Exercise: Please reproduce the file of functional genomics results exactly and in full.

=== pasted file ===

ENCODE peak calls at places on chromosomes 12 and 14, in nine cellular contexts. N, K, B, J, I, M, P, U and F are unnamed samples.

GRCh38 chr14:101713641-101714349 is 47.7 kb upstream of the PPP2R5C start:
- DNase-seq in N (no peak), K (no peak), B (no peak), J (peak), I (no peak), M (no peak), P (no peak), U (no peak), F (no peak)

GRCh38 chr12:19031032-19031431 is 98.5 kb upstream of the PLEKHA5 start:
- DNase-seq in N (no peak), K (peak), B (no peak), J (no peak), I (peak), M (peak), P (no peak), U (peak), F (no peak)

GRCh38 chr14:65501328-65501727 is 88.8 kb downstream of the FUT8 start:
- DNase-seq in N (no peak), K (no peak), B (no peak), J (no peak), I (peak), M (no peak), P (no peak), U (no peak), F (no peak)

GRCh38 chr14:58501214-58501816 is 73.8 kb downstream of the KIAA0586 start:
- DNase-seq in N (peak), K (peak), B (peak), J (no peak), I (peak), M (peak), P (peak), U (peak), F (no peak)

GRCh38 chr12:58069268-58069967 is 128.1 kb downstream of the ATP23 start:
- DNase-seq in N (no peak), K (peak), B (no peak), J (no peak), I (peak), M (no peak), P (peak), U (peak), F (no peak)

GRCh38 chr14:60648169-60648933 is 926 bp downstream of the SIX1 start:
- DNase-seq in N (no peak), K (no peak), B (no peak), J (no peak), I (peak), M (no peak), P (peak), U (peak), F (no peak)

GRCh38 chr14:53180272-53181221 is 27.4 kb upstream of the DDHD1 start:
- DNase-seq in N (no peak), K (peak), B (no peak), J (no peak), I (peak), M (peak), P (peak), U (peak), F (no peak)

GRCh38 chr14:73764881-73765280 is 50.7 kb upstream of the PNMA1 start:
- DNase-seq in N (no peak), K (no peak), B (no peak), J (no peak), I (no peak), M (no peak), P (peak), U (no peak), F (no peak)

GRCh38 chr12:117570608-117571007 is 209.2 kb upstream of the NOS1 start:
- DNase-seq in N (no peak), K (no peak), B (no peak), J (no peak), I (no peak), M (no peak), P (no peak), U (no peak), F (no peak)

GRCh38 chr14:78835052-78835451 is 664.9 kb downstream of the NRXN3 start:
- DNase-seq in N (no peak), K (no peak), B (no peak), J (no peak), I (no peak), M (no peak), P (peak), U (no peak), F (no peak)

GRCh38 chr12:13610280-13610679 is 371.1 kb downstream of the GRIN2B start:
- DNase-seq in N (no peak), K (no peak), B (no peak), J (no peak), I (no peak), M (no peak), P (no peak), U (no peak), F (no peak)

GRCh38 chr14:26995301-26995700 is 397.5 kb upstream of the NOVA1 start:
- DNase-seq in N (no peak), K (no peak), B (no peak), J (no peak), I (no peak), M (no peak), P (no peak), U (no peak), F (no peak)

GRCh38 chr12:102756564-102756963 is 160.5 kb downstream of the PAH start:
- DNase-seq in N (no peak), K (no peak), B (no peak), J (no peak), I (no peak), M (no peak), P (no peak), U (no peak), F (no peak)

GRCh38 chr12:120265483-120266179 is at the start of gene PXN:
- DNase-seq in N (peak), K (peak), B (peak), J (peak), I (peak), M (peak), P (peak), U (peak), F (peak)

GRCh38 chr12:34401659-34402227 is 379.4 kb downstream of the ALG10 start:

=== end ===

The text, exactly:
ENCODE peak calls at places on chromosomes 12 and 14, in nine cellular contexts. N, K, B, J, I, M, P, U and F are unnamed samples.

GRCh38 chr14:101713641-101714349 is 47.7 kb upstream of the PPP2R5C start:
- DNase-seq in N (no peak), K (no peak), B (no peak), J (peak), I (no peak), M (no peak), P (no peak), U (no peak), F (no peak)

GRCh38 chr12:19031032-19031431 is 98.5 kb upstream of the PLEKHA5 start:
- DNase-seq in N (no peak), K (peak), B (no peak), J (no peak), I (peak), M (peak), P (no peak), U (peak), F (no peak)

GRCh38 chr14:65501328-65501727 is 88.8 kb downstream of the FUT8 start:
- DNase-seq in N (no peak), K (no peak), B (no peak), J (no peak), I (peak), M (no peak), P (no peak), U (no peak), F (no peak)

GRCh38 chr14:58501214-58501816 is 73.8 kb downstream of the KIAA0586 start:
- DNase-seq in N (peak), K (peak), B (peak), J (no peak), I (peak), M (peak), P (peak), U (peak), F (no peak)

GRCh38 chr12:58069268-58069967 is 128.1 kb downstream of the ATP23 start:
- DNase-seq in N (no peak), K (peak), B (no peak), J (no peak), I (peak), M (no peak), P (peak), U (peak), F (no peak)

GRCh38 chr14:60648169-60648933 is 926 bp downstream of the SIX1 start:
- DNase-seq in N (no peak), K (no peak), B (no peak), J (no peak), I (peak), M (no peak), P (peak), U (peak), F (no peak)

GRCh38 chr14:53180272-53181221 is 27.4 kb upstream of the DDHD1 start:
- DNase-seq in N (no peak), K (peak), B (no peak), J (no peak), I (peak), M (peak), P (peak), U (peak), F (no peak)

GRCh38 chr14:73764881-73765280 is 50.7 kb upstream of the PNMA1 start:
- DNase-seq in N (no peak), K (no peak), B (no peak), J (no peak), I (no peak), M (no peak), P (peak), U (no peak), F (no peak)

GRCh38 chr12:117570608-117571007 is 209.2 kb upstream of the NOS1 start:
- DNase-seq in N (no peak), K (no peak), B (no peak), J (no peak), I (no peak), M (no peak), P (no peak), U (no peak), F (no peak)

GRCh38 chr14:78835052-78835451 is 664.9 kb downstream of the NRXN3 start:
- DNase-seq in N (no peak), K (no peak), B (no peak), J (no peak), I (no peak), M (no peak), P (peak), U (no peak), F (no peak)

GRCh38 chr12:13610280-13610679 is 371.1 kb downstream of the GRIN2B start:
- DNase-seq in N (no peak), K (no peak), B (no peak), J (no peak), I (no peak), M (no peak), P (no peak), U (no peak), F (no peak)

GRCh38 chr14:26995301-26995700 is 397.5 kb upstream of the NOVA1 start:
- DNase-seq in N (no peak), K (no peak), B (no peak), J (no peak), I (no peak), M (no peak), P (no peak), U (no peak), F (no peak)

GRCh38 chr12:102756564-102756963 is 160.5 kb downstream of the PAH start:
- DNase-seq in N (no peak), K (no peak), B (no peak), J (no peak), I (no peak), M (no peak), P (no peak), U (no peak), F (no peak)

GRCh38 chr12:120265483-120266179 is at the start of gene PXN:
- DNase-seq in N (peak), K (peak), B (peak), J (peak), I (peak), M (peak), P (peak), U (peak), F (peak)

GRCh38 chr12:34401659-34402227 is 379.4 kb downstream of the ALG10 start: